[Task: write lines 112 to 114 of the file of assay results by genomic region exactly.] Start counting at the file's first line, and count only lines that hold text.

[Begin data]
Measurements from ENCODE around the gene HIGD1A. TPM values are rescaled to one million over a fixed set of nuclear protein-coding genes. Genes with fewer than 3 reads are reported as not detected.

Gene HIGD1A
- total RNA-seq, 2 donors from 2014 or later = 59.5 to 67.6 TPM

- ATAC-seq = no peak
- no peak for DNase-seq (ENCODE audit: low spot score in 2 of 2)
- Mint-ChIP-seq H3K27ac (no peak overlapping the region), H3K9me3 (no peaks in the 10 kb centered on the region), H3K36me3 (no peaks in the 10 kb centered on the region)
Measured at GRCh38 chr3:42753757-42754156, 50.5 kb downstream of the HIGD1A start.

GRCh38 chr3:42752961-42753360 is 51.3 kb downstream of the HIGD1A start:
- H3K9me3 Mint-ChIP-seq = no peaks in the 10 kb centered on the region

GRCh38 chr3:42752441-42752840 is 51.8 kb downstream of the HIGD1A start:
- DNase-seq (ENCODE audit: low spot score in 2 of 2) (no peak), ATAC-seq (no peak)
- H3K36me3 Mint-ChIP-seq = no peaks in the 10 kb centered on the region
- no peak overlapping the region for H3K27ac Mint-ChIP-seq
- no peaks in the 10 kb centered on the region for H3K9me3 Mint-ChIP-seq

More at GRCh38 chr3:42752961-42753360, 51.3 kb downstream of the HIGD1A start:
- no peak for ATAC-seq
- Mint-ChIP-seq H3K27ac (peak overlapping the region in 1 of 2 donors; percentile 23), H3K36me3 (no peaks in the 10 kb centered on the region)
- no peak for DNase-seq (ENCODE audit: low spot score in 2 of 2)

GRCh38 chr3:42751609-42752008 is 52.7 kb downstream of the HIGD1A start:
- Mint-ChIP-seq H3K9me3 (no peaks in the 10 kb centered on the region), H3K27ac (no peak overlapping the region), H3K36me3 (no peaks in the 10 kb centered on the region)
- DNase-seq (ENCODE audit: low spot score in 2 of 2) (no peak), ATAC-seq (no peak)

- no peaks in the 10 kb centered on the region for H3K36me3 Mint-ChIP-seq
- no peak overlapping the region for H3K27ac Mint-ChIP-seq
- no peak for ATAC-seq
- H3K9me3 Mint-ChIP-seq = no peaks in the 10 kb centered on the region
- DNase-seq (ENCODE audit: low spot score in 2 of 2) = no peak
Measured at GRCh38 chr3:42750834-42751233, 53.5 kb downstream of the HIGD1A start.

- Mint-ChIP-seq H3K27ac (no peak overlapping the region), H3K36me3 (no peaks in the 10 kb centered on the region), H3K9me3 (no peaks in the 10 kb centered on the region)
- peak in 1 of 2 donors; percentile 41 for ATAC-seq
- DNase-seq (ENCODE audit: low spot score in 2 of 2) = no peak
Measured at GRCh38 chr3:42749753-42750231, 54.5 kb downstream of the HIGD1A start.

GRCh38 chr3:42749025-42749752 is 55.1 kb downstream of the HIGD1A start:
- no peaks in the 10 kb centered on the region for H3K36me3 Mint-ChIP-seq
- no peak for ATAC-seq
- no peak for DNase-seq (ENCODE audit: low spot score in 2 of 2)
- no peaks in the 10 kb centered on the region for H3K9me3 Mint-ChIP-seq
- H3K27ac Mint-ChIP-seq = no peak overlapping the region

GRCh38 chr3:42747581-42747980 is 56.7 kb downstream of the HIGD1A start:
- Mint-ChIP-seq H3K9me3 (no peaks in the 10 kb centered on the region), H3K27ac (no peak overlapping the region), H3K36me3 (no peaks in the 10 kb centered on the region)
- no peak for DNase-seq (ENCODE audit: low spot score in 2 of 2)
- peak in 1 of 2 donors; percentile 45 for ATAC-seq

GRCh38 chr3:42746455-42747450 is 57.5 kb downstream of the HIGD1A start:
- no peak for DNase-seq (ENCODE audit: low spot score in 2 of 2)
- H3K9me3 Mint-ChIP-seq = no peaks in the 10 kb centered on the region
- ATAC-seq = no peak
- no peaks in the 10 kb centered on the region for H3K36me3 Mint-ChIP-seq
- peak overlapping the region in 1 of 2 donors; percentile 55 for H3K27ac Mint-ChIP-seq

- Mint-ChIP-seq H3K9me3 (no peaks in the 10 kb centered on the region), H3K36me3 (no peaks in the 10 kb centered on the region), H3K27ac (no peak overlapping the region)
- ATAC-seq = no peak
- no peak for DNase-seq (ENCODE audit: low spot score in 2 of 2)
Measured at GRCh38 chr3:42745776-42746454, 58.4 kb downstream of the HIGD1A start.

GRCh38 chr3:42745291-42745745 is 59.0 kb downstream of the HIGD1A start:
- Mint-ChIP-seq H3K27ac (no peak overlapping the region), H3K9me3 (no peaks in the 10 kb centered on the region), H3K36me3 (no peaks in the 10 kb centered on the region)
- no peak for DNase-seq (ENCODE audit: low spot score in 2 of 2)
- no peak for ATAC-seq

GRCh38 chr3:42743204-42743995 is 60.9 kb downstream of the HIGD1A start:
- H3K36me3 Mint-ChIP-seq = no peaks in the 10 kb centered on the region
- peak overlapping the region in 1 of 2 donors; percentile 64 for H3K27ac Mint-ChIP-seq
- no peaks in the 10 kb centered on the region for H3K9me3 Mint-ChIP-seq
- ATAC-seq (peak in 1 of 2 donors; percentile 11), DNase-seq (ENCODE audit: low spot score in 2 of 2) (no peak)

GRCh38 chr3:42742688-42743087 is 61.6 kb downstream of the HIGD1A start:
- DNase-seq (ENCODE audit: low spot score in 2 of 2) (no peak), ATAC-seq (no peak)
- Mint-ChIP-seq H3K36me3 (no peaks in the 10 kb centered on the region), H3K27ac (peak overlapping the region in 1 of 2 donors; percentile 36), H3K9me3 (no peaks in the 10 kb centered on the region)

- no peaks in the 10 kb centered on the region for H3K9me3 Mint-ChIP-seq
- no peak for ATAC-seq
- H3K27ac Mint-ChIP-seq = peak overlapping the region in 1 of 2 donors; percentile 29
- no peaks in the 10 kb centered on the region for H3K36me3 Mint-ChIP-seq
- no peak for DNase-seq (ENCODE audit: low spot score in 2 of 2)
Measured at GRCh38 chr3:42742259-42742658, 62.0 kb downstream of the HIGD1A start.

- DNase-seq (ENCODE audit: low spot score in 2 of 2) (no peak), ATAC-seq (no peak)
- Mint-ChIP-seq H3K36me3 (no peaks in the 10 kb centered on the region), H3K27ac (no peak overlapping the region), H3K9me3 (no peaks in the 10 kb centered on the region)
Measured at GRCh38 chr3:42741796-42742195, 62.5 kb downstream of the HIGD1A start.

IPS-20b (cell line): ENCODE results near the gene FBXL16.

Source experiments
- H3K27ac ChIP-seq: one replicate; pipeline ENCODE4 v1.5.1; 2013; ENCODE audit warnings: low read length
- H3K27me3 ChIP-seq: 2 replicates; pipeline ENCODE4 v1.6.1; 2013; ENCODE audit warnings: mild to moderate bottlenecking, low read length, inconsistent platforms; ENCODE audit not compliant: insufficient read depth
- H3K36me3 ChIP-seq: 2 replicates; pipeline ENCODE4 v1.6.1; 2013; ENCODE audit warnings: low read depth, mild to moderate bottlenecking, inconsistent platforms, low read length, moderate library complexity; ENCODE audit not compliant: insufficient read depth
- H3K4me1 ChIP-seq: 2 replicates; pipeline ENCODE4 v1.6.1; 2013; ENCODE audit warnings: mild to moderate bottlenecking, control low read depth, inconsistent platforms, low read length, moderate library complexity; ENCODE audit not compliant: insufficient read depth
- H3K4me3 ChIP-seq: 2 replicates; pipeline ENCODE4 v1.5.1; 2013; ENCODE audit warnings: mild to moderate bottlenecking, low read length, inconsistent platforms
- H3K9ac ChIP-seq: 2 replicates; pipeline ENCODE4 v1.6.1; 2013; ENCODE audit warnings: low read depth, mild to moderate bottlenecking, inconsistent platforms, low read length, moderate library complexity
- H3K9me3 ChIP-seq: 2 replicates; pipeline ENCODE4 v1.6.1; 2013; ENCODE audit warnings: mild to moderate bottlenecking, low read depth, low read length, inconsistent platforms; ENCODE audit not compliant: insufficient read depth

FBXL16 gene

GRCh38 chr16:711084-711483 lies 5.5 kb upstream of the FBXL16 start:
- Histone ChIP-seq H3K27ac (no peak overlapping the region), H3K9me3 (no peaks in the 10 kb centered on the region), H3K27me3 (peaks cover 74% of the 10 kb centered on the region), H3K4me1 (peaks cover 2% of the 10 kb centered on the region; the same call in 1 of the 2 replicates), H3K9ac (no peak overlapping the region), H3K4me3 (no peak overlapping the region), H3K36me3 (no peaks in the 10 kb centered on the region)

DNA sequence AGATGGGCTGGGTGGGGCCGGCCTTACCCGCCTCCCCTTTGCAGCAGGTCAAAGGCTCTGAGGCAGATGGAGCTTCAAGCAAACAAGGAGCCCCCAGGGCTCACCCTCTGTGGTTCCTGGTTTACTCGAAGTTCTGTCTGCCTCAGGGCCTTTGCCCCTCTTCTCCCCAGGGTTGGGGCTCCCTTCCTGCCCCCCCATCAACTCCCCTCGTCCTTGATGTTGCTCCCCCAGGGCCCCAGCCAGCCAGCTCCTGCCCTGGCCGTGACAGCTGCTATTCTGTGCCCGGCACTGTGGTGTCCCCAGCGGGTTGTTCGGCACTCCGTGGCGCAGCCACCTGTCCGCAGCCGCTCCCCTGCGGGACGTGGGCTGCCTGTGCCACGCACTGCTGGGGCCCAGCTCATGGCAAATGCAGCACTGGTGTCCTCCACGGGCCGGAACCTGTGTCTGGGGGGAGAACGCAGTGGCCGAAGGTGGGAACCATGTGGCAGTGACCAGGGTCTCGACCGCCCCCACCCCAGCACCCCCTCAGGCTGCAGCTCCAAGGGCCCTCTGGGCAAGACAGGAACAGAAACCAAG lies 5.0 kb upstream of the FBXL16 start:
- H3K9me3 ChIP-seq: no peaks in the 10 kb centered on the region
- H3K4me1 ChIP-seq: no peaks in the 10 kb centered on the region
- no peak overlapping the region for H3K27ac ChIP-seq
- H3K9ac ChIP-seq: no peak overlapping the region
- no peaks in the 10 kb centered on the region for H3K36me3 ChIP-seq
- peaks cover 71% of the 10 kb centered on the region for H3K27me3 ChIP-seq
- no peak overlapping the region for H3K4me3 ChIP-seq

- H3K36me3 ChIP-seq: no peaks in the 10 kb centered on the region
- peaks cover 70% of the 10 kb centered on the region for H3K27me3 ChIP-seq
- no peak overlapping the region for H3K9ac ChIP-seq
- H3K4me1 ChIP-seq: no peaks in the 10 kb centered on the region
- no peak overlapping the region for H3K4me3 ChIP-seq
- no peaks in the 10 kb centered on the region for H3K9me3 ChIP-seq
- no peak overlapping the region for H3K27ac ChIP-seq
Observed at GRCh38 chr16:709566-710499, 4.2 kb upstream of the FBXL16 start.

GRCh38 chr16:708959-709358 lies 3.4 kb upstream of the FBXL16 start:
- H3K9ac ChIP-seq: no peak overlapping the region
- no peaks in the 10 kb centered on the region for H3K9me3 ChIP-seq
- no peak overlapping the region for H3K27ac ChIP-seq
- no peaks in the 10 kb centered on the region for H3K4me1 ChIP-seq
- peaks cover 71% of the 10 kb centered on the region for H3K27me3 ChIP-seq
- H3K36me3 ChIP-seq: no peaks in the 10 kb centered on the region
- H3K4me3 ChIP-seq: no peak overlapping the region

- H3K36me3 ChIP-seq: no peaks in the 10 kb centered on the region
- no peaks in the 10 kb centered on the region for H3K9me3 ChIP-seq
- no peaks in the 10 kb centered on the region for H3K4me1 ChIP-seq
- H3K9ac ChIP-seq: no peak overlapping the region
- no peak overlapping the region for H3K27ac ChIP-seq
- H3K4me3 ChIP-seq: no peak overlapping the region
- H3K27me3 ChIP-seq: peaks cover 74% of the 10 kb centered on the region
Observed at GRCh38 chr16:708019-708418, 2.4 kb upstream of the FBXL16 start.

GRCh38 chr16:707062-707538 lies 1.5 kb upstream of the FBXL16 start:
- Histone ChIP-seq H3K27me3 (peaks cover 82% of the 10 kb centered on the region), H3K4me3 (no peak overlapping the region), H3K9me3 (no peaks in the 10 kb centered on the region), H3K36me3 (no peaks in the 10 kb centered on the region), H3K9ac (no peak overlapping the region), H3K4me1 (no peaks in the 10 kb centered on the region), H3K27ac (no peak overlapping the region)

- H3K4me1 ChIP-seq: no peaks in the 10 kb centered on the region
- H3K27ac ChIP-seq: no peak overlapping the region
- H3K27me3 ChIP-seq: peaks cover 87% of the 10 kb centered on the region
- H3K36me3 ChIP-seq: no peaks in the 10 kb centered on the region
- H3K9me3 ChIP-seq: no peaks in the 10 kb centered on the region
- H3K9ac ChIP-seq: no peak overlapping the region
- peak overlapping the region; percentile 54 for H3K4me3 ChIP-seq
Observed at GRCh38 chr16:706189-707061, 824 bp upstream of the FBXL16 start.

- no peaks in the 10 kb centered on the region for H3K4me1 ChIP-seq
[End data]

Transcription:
- H3K9ac ChIP-seq: no peak overlapping the region
- no peak overlapping the region for H3K27ac ChIP-seq
- H3K4me3 ChIP-seq: no peak overlapping the region